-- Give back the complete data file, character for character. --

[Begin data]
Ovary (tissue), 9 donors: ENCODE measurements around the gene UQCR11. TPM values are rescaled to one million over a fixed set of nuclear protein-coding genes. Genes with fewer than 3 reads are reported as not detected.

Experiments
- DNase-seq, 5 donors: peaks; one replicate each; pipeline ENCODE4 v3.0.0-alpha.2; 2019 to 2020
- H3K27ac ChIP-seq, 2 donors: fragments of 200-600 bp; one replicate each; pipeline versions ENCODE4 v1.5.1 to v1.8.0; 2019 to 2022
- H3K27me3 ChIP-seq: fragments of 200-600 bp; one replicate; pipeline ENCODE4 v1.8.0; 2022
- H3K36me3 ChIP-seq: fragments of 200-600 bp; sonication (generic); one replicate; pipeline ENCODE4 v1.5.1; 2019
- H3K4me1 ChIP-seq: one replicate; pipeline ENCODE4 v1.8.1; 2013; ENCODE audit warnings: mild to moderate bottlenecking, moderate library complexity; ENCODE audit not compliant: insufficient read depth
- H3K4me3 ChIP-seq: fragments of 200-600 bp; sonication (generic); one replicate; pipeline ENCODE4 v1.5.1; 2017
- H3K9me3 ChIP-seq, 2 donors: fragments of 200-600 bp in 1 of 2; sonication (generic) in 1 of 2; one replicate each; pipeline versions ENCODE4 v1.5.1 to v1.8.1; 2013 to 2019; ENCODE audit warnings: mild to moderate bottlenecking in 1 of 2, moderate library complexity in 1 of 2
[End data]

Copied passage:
Ovary (tissue), 9 donors: ENCODE measurements around the gene UQCR11. TPM values are rescaled to one million over a fixed set of nuclear protein-coding genes. Genes with fewer than 3 reads are reported as not detected.

Experiments
- DNase-seq, 5 donors: peaks; one replicate each; pipeline ENCODE4 v3.0.0-alpha.2; 2019 to 2020
- H3K27ac ChIP-seq, 2 donors: fragments of 200-600 bp; one replicate each; pipeline versions ENCODE4 v1.5.1 to v1.8.0; 2019 to 2022
- H3K27me3 ChIP-seq: fragments of 200-600 bp; one replicate; pipeline ENCODE4 v1.8.0; 2022
- H3K36me3 ChIP-seq: fragments of 200-600 bp; sonication (generic); one replicate; pipeline ENCODE4 v1.5.1; 2019
- H3K4me1 ChIP-seq: one replicate; pipeline ENCODE4 v1.8.1; 2013; ENCODE audit warnings: mild to moderate bottlenecking, moderate library complexity; ENCODE audit not compliant: insufficient read depth
- H3K4me3 ChIP-seq: fragments of 200-600 bp; sonication (generic); one replicate; pipeline ENCODE4 v1.5.1; 2017
- H3K9me3 ChIP-seq, 2 donors: fragments of 200-600 bp in 1 of 2; sonication (generic) in 1 of 2; one replicate each; pipeline versions ENCODE4 v1.5.1 to v1.8.1; 2013 to 2019; ENCODE audit warnings: mild to moderate bottlenecking in 1 of 2, moderate library complexity in 1 of 2